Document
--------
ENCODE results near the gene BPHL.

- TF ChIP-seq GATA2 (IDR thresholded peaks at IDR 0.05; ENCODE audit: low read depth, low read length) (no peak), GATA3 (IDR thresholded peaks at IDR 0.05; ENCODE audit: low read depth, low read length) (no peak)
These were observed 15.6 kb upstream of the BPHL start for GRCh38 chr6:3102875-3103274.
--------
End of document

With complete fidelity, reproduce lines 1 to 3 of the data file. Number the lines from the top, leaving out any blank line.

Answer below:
ENCODE results near the gene BPHL.

- TF ChIP-seq GATA2 (IDR thresholded peaks at IDR 0.05; ENCODE audit: low read depth, low read length) (no peak), GATA3 (IDR thresholded peaks at IDR 0.05; ENCODE audit: low read depth, low read length) (no peak)
These were observed 15.6 kb upstream of the BPHL start for GRCh38 chr6:3102875-3103274.